The fact that medical oncologists received no reimbursement for providing oral-dose therapy to patients had been the principal barrier to the availability of oral-dose protocol. The advent of oral agents ultimately means that medical oncology will need to change its identity, prior to the chemotherapy concession. However, while Medicare tried to remove the profit incentive from the choice of cancer treatment, private payors still go along with it.

The new legislation started the process of providing access to a "full range" of the latest cancer-related prescription drugs to enhance the quality and standard of treatment for cancer. Medicare recipients were being relagated to treating their diseases with older, more toxic infusional chemotherapy agents at a time when new and more promising cancer drugs were reaching the market.

Compared to infusional therapy, oral-dose anti-cancer drugs can make receiving cancer treatment more convenient for patients by allowing flexibility in taking medication without disrupting work or other activities. They can often result in less time (or no time) spent in office-based oncology practices because of the absence of intravenous administration and its related side-effects.

The new "targeted" cancer therapies gave doctors a better way to tailor cancer treatment. There are a multiple of different cancer drug regimens, all of which have approximately the same probability of working. Treatments may be individualized based on the unique set of molecular targets produced by the patient's tumor, and these important treatment advances will require personalizing treatment based on testing the biological profiles of each patient's cancer.

What was needed, was to remove the profit incentive from the choice of cancer treatments, which were financial incentives for infusion therapy over oral therapy or non-chemotherapy, and financial incentives for choosing some drugs over others. Patients should receive what is best for them and not what is best for their oncologists.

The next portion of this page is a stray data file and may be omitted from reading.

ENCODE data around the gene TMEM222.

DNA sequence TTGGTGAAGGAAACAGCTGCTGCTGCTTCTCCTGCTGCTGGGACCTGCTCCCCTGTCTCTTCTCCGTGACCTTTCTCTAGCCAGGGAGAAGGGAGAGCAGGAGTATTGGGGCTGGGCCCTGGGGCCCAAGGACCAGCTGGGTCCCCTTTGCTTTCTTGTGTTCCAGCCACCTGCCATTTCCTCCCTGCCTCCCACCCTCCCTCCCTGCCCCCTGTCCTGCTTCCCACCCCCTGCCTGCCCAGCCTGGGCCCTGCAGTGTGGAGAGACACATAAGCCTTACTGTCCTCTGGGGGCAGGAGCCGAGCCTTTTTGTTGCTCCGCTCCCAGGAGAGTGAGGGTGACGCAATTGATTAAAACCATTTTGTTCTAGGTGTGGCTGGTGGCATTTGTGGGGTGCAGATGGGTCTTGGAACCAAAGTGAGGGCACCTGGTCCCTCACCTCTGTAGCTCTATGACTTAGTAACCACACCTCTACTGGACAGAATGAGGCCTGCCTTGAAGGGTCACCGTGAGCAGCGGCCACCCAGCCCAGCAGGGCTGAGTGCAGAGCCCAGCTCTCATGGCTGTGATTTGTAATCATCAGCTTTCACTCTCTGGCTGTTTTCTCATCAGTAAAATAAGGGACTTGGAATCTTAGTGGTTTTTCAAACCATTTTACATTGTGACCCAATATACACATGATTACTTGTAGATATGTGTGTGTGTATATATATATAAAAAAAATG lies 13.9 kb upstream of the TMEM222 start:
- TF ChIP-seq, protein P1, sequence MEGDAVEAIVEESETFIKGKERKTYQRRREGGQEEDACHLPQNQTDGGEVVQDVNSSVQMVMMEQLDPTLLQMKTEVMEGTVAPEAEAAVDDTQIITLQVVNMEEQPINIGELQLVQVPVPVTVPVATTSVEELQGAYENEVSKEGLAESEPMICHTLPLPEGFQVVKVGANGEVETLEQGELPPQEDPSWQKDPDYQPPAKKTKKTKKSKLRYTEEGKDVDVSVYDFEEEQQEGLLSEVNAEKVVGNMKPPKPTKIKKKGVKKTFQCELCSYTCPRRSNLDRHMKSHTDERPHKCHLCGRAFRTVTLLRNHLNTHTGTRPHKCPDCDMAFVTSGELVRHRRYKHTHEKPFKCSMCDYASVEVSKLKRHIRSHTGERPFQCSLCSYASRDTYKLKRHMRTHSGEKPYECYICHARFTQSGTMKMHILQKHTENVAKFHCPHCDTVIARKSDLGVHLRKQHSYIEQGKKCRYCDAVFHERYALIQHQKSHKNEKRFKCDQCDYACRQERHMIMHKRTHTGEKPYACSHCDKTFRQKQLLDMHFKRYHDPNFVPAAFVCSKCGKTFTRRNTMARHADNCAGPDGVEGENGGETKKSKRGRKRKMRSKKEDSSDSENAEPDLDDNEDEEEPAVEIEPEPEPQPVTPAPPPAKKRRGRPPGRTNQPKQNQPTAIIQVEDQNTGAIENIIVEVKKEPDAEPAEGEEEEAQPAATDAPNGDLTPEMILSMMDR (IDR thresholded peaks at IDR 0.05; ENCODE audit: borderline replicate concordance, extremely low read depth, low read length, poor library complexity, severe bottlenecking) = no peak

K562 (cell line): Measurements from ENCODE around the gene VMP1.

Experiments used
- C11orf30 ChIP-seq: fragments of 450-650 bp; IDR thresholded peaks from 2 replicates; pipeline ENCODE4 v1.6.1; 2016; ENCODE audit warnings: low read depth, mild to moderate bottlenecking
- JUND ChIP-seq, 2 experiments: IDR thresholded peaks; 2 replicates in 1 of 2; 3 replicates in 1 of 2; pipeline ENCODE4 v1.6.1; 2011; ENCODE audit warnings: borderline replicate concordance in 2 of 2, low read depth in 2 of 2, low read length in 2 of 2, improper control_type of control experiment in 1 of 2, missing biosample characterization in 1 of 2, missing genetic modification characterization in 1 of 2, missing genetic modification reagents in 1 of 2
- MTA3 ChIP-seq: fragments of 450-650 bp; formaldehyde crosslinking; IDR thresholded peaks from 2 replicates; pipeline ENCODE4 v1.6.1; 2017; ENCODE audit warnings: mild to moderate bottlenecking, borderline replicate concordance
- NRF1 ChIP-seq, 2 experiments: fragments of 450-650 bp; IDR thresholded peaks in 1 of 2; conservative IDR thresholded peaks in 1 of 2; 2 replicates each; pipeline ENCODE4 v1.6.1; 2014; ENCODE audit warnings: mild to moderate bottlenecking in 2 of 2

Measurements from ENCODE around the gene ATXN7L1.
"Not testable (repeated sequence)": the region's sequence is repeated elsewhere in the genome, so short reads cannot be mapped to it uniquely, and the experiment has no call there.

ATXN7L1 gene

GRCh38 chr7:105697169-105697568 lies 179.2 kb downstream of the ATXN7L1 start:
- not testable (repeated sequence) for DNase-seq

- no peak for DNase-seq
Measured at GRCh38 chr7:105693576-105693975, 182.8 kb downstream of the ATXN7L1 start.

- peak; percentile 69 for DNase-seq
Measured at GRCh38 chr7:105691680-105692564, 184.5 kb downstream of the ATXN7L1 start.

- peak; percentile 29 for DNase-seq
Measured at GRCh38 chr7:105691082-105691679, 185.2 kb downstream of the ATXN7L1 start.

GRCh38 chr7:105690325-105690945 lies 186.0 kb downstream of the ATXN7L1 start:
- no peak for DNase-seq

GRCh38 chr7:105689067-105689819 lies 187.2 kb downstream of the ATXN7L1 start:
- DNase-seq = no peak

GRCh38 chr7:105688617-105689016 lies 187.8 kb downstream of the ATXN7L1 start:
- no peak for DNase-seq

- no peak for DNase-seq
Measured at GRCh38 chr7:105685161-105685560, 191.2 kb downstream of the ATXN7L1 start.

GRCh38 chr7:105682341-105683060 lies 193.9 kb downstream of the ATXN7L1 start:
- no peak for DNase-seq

The new system is clearly an improvement from the standpoint of cancer patients, taxpayers, and advocates of basing drug selection on individual tumor biology, rather than on a least common denominator approach which invites "conflict-of-interest medical decision-making." But again, private payors still go along with the concession.
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Old 07-09-2008, 01:04 AM
gdpawel gdpawel is offline
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Default Cancer Care Unaffected by Doctor Reimbursement Changes

Chemotherapy patients have not lost access to care despite federal legislation that has reduced reimbursements to their doctors in recent years, a new report finds.

Critics feared the passing of the Medicare Modernization Act of 2003 would make treatment more difficult, but investigators from the Duke Clinical Research Institute (DCRI) found little difference in the distance chemo patients traveled to be treated and the time between diagnosis and start of treatment.

"The Medicare Modernization Act took issue with the fact that oncologists were often reimbursed too much -- sometimes as much as three times what they had paid -- for the chemotherapy drugs they were giving their patients, and subsequently, doctors saw those reimbursement payments fall," senior study investigator Dr. Kevin Schulman, director of the DCRI's Center for Clinical and Genetic Economics, said in a prepared statement. "The concern was that patient care would suffer if doctors had to close their practices or scale back, making it necessary for patients to travel farther or go to inpatient facilities for treatment. Our study showed that this, in fact, has not yet occurred."